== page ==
four-bedroom home from Iraq last year, Davis explains, “We all had to do a reset, to get readjusted to each other.” There was some rough terrain, but he believes the family is back on track and they’re making amends financially, trying to work down debt and increase savings by accelerating payments on their mortgage and by cutting back on excessive toys and clothes for the girls, as well as CDs and movies.
As for the future, says Davis, “I’m optimistic. We’re not in a crisis; we pay our bills. We just want to do better.”
To help the Davises map out their financial strategy, we paired them with David Hinson, president of Wealth Management Network in New York City. Here, he outlines a plan for them.
Cut spending and increase savings. According to Hinson, the Davises need to find a way to save at least an additional $1,100 a month. He says they should consider eliminating the $500 a month Priscilla receives as an allowance, cutting their cable and Internet bill by at least $30 a month, and reducing their mortgage payment acceleration. The family will be better able to reach that goal when Priscilla completes her pharmacy technician program and is working part time. All of her income, minus what she needs for traveling and other expenses associated with working, should go toward their savings. The $2,000 contest winnings should be applied to existing savings as well.
Given the couple’s investment time horizon and their need to build assets, they should have a well- diversified portfolio: 80% in stocks and 20% in bonds.
Sell the extra car. Currently the Davises own three cars. The ’97 Mitsubishi 3000 GT is mostly idle. Instead of letting it collect dust, they should sell the car and take the $10,000 they would likely get for it and apply it to their investments. “There’s no reason to keep unproductive assets,” says Hinson.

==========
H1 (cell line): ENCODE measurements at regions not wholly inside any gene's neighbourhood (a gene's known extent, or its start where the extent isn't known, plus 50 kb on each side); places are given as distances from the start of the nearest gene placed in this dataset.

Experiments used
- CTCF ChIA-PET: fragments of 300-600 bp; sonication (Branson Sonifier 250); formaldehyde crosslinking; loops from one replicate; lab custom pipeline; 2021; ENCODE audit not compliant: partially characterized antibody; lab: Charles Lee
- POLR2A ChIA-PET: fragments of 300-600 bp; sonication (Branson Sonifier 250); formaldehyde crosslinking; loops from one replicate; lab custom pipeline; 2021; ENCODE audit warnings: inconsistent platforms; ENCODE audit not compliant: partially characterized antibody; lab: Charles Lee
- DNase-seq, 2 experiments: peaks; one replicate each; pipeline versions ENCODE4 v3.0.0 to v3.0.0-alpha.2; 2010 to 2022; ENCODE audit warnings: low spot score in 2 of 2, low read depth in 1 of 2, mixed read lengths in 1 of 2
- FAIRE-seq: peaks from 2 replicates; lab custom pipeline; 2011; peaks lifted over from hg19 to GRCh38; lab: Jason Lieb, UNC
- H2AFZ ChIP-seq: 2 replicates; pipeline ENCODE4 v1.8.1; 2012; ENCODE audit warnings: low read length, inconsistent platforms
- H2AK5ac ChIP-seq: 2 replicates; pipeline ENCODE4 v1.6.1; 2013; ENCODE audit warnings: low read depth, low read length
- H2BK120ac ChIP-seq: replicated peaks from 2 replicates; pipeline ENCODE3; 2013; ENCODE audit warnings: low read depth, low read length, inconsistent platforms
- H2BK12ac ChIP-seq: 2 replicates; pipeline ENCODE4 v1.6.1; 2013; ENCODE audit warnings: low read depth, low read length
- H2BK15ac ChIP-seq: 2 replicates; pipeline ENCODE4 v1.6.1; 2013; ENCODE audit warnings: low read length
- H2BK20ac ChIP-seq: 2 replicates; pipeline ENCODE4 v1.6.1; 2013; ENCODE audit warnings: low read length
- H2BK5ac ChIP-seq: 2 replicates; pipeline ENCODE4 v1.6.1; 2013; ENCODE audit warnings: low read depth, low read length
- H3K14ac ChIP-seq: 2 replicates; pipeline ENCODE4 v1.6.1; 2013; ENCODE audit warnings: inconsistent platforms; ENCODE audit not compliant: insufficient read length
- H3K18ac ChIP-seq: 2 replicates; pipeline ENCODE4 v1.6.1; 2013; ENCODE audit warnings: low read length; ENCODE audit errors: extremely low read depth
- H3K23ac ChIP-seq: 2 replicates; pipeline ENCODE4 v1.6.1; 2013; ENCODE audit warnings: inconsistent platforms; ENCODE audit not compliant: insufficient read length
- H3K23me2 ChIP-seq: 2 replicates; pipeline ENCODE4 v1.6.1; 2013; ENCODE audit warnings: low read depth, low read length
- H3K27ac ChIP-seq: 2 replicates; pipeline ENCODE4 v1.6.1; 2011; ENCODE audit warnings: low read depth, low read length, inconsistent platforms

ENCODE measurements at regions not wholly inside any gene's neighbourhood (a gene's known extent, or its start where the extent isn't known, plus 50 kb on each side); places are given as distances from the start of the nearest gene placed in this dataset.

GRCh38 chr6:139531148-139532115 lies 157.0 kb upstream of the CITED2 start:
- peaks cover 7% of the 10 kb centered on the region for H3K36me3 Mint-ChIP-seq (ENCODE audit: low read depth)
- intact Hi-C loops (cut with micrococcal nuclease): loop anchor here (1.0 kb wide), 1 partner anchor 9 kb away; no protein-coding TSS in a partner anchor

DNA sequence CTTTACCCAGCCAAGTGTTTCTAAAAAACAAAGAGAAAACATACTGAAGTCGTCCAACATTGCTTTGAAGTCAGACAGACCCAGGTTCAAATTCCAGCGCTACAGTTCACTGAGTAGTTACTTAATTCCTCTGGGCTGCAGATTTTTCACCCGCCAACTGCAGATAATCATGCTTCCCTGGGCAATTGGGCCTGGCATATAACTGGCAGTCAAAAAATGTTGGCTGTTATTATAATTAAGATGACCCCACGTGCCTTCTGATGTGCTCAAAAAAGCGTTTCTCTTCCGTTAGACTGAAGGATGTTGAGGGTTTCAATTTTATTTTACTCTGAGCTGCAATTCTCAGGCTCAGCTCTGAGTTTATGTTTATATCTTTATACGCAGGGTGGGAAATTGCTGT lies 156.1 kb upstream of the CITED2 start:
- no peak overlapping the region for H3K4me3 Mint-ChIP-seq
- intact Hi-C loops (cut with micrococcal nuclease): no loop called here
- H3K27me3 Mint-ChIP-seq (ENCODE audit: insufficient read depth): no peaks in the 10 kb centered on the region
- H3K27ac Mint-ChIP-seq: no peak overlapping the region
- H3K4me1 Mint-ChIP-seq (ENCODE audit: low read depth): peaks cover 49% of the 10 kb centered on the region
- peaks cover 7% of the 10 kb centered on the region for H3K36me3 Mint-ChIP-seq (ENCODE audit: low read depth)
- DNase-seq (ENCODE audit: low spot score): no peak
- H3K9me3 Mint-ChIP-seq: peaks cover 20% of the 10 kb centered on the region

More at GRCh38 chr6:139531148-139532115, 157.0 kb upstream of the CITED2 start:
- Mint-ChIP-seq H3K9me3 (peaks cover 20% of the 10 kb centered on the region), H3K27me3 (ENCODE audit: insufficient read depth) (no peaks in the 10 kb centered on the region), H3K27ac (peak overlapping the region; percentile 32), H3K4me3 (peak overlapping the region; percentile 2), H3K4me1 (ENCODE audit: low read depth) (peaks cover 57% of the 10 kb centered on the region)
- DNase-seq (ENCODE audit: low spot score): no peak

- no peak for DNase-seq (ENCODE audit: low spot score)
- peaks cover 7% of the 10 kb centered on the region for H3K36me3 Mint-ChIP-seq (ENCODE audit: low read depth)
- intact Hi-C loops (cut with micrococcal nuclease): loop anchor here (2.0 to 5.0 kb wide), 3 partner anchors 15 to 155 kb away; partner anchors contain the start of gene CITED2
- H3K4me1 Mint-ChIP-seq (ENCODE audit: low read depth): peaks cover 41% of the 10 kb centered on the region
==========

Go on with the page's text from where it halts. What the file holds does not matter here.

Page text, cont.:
Maintain debt reduction level. With more than $80,000 in credit card and automobile debt, they are paying more than $14,000 a year to service that debt. However, Hinson is more concerned about asset growth.
“I would prefer a near-term debt repayment slowdown to more aggressively build assets,” advises Hinson. “Since the Davises are comfortable with paying debt as they have, they can maintain their level of reduction. Going forward, I recommend no new purchases outside of [their budgeted purchases] for three years. All excess cash flow should then go toward building assets.”
Increase life insurance coverage. Frank should increase his life insurance by $400,000. Doing so would only cost him $36 a month. Additionally, says Hinson, Davis should look into obtaining a rider on the family’s homeowner’s insurance policy to pay the full mortgage amount in the event of his death. “Such protection will be important to secure the family’s financial future if Frank is lost,” says Hinson.
Explore college assistance opportunities. The family is far behind in preparing for the children’s college expenses. As a member of the Armed Services and a combat veteran, Davis has access to